Nigerian fashion designer Emmanuel Okoro took first place in the inaugural release of Africa Fashion Up, a platform for African designers, with his Emmy Kasbit people’s collection constructed using traditional West African weaving techniques.
Okoro was one of five originators chosen for the event in Paris, which was organized by the Share Africa stage in collaboration with Balenciaga, who will mentor the finalists for six months.
Guy Fabrice Sullivan, the Ivorian designer behind the Zaady brand, joined him; Zak Koné, also from Ivory Coast, was the organizer of eveningwear brand Pelebe; Baay Sooley and Laure Tarot, the designers behind Senegalese streetwear brand Bull Doff; and Natasha Jaume and Carina Louw, the designers behind South African ladies’ wear brand Erre.
In addition to attending masterclasses with members of Balenciaga’s chief advisory group, the finalists met buyers from Galeries Lafayette and visited the studio of Imane Ayissi, the first Sub-Saharan designer to show on the official couture schedule in Paris and benefactor of the event, which concluded with a fashion show at a hotel.
The competition was open to architects under the age of 40 with a brand that is at least two years old and has created at least two ready-to-wear collections. Okoro, who took home the 2018 Fashion Focus Fund prize at Lagos Fashion Week, wowed the judges with his crisp fitting and use of Akwete fabric in a variety of citrus colors.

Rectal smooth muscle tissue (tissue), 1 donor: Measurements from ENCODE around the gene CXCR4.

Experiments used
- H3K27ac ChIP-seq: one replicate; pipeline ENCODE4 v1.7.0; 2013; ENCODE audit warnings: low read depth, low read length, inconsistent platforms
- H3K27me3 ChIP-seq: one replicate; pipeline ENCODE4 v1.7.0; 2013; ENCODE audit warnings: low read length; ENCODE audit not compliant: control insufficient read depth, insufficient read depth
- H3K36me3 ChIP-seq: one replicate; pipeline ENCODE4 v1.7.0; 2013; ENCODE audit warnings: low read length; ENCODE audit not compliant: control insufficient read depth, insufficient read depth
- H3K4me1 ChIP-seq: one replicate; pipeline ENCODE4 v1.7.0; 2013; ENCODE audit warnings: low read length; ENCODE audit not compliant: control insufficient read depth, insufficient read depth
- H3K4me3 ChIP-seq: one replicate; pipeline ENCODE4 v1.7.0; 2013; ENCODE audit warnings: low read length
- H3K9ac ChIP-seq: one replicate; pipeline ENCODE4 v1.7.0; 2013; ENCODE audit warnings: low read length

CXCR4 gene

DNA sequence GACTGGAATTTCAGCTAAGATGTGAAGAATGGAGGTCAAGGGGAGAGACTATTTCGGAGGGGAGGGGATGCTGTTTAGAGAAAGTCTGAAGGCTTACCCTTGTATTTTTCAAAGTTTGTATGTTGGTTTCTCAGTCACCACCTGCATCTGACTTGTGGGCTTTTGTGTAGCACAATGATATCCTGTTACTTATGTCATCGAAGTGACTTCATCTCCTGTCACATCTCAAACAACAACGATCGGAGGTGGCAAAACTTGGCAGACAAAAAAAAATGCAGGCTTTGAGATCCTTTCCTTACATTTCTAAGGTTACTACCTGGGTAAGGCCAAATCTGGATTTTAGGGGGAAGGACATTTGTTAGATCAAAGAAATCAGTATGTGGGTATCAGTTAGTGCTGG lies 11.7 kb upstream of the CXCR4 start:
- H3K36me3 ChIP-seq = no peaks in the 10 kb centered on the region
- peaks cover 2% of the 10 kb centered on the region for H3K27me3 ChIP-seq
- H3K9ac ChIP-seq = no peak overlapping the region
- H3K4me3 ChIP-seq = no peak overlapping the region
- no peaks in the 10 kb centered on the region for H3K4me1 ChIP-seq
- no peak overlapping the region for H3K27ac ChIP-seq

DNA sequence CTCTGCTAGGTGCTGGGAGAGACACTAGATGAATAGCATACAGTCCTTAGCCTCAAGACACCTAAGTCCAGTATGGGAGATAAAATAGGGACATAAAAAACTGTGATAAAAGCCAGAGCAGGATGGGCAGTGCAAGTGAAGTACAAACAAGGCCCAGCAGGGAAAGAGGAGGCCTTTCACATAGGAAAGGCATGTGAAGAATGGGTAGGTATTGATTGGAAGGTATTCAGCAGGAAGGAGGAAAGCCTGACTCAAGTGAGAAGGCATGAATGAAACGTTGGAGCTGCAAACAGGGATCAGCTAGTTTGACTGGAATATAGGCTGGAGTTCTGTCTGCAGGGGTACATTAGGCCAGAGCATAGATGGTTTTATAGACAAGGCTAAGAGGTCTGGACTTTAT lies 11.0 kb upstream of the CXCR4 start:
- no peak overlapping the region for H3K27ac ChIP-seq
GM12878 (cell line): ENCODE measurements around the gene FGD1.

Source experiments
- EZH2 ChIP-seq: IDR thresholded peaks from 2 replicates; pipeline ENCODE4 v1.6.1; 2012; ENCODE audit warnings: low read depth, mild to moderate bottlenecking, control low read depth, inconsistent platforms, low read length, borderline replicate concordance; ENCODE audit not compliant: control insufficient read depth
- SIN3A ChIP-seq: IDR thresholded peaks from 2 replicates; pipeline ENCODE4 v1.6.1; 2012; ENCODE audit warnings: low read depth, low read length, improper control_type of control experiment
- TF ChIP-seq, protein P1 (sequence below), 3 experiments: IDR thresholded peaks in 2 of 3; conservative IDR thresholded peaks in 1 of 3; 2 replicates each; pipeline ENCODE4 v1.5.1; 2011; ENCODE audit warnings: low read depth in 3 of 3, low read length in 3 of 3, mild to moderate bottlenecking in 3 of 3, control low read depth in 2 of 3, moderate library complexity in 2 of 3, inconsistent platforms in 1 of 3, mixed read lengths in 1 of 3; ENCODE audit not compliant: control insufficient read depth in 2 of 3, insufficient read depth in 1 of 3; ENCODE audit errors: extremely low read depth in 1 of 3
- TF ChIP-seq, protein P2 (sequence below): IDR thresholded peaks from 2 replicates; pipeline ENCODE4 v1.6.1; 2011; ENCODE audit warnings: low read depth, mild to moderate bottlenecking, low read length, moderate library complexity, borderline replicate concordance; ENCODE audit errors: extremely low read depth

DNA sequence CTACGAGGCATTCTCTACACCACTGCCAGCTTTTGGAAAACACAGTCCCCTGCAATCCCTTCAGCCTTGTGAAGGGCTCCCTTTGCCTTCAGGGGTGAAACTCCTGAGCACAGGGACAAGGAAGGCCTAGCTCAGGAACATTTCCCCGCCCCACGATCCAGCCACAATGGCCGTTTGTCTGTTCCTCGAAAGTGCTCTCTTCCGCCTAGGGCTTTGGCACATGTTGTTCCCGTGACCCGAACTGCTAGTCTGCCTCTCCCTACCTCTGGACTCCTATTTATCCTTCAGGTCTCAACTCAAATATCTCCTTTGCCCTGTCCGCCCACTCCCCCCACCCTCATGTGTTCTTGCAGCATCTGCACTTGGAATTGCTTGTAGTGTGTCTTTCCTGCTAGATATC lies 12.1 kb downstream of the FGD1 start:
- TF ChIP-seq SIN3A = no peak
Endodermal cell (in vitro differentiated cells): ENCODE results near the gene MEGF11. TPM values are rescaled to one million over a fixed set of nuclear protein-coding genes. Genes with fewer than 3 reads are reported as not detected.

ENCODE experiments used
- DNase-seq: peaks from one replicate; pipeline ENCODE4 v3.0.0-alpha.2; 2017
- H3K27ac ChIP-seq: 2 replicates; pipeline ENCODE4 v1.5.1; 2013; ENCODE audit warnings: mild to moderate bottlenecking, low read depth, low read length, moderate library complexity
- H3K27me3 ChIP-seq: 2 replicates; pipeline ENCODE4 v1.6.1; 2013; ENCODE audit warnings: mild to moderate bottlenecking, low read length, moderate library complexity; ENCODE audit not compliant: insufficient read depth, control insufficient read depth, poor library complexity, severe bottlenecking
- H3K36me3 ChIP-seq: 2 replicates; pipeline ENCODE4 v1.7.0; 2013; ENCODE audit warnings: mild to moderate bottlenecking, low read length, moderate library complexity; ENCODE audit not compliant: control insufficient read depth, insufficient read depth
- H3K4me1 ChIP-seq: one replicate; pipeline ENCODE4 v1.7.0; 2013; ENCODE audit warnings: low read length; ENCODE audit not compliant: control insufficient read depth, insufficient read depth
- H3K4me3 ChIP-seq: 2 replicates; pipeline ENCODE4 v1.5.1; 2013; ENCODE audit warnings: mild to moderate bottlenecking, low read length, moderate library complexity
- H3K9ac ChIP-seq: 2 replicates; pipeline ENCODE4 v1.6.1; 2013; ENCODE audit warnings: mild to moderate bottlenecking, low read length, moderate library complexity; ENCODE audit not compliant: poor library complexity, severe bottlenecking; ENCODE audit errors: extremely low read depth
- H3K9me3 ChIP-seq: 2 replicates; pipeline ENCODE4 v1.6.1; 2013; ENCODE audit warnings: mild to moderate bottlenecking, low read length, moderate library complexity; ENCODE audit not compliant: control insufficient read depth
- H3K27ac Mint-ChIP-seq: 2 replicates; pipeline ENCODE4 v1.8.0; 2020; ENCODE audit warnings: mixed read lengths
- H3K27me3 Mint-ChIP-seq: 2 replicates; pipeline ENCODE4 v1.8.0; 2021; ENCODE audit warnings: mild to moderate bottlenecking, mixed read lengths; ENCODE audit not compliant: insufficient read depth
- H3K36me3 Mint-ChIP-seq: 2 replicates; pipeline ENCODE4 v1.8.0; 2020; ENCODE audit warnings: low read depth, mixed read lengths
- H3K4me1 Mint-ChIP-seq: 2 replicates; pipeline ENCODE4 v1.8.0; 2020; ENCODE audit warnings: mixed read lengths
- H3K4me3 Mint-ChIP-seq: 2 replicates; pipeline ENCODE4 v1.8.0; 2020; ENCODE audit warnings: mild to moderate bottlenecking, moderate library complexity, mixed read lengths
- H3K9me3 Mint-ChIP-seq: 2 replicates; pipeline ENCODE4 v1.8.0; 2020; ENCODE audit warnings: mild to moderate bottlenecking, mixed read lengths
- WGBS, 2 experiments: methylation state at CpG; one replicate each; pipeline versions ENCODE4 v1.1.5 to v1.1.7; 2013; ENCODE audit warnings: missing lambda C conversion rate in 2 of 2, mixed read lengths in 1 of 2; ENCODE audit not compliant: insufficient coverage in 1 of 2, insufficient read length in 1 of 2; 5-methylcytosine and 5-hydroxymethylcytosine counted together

Martina Tiefenthaler, chief imaginative official of Balenciaga; Vanessa Moungar, chief variety and incorporation official at LVMH Mot Hennessy Louis Vuitton; and Maryse Mbonyumutwa Gallagher, chief and co-proprietor of item of clothing manufacturer C&D Pink Mango Rwanda were among the jury members.
Emmanuelle Courrèges, creator of the LAGO54 show area for African architects and author of the forthcoming book “Africa: The Fashion Continent,” and Marie-Jeanne Serbin-Thomas, proofreader in chief of Brune magazine, were also on the board.
Former model Valérie Ka, a major supporter and creative overseer of Share Africa, stated that Africa Fashion Up was created to assist African fashioners, many of whom are self-educated, in gaining momentum on the worldwide market.
“I found it a little disheartening that these designers frequently display throughout Europe and Africa, but then nothing occurs. As a model, I am aware of their difficulties. That is why I requested the Balenciaga team to assist us, not just to put on a performance, but also to train them and provide them with the required tools,” she explained.
Ayissi stated that Africa Fashion Up, which also featured guest fashioners Karim Tassi, Martial Tapolo, Eric Raisina, Soraya da Piedade, and Anjali Borkhataria, addressed a critical opportunity. “This is an important event for the entire Black continent,” he remarked. “There is a lot of potential in Africa, and the luxury business frequently overlooks Africa.”
However, he advised young fashion designers to first establish a domestic presence before attempting to display abroad. “It’s always better to build a name at home before spreading your wings and doing work elsewhere,” he says. “First and foremost, we Africans and friends of Africa must celebrate Africa.”
Laurence Thouin, secretary general of Share Africa, stated that the organization hopes to hold the fashion show in other locations, possibly on the African continent.
“Unlike traditional fashion weeks, this event will be part of a calendar with a genuine educational, artistic, and, why not, political purpose, even though the phrase frightens some people. “It’s all about showcasing the best of Africa to the rest of the world,” she explained.
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